The plummeting price of oil on international markets has had many effects – one of which is that it may be cheaper for ships to travel right around Africa than go through the Suez Canal.
By Chris Baraniuk 4 March 2016
The Suez Canal was one of the most significant engineering projects of the 19th Century. It was a gargantuan task that took nearly 20 years to build and an estimated 1.5 million workers took part – with many thousands dying in the process. But when it finally opened in 1869, ships could travel from the Red Sea – between Africa and Asia – to the Mediterranean, cutting weeks off a journey. It was a revolution for trade.
Ever since, passage through the canal has been considered more or less vital to global business. Shipping firms pay what amounts to several billion dollars every year to the Suez Canal Authority, an Egyptian state-owned entity, for the privilege of travelling via the canal.
To take an example, it cuts a modern journey from Singapore to Rotterdam in the Netherlan…
The U.S. Coast Guard’s assistant commandant for prevention policy, Rear Admiral Paul Thomas, recently spoke on a panel at the 16th Annual TPM Conference in Long Beach, California.
The panel discussed the amendments to SOLAS Regulations that address the gross mass of containers.
The conference was widely attended by leading representatives throughout the U.S. supply chain.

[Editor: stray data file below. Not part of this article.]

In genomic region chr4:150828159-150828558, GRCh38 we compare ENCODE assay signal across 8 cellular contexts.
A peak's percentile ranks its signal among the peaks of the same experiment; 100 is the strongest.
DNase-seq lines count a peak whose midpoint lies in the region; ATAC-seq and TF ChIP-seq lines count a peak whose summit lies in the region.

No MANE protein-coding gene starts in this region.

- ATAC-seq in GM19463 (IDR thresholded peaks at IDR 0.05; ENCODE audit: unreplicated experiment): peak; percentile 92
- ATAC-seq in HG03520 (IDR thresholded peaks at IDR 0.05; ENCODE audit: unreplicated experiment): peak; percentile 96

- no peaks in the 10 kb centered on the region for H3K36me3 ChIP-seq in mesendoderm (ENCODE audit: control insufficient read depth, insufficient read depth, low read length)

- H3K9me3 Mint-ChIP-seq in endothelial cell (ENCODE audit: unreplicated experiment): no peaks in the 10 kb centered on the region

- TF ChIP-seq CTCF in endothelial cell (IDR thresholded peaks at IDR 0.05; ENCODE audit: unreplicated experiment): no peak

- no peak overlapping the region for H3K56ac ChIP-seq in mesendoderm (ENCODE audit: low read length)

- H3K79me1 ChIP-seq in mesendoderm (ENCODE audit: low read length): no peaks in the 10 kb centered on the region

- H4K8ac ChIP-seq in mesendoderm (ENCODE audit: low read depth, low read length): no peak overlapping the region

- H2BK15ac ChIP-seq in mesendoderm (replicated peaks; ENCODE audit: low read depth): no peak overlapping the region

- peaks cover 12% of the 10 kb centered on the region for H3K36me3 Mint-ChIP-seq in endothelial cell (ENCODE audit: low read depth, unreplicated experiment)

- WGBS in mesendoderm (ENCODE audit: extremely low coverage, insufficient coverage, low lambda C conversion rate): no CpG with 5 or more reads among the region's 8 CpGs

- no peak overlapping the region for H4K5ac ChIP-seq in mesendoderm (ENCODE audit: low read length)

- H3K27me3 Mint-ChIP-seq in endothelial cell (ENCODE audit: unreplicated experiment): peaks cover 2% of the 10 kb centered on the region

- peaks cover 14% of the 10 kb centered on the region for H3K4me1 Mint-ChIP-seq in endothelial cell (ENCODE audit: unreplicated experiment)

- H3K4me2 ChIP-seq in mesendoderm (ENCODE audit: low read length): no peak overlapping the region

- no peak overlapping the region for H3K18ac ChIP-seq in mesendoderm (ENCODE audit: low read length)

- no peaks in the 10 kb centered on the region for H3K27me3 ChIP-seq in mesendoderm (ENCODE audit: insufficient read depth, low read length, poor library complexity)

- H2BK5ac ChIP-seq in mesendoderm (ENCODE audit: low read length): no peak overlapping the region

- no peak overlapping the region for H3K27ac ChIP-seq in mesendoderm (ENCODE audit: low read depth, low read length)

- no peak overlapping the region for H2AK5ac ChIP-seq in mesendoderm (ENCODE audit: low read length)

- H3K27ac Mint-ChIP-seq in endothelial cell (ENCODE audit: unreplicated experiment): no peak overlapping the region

Thomas’s comments were discussed in the media in a way that may have lacked clarity, and he has used the Coast Guard’s Maritime Commons to provide clarity to his position.
From the desk of Rear Admiral Paul Thomas
Yesterday, I was honored to participate on a panel with many distinguished professionals. The topic was the upcoming SOLAS amendments regarding container weight requirements. The event provided a terrific opportunity to continue the ongoing dialogue about the important issue. In the course of the discussion, it became clear that many impacted …
Yes, China’s economy has grown at an extraordinary rate, and it has more than four times as many people as the United States.
But the 1900s were America’s great period of expansion, the century in which the U.S. built almost all of its roads and bridges, the Interstate system, the Hoover Dam, and many of the world’s tallest skyscrapers. And China and the U.S. are roughly the same size in terms of geographic area, ranking third and fourth in the world, respectively.
The statistic seems incredible, but according to government and industry sources, it appears accurate. What’s more, once you dive into the figures, they have a surprisingly logical explanation that reveals some fascinating differences between the two countries, and s…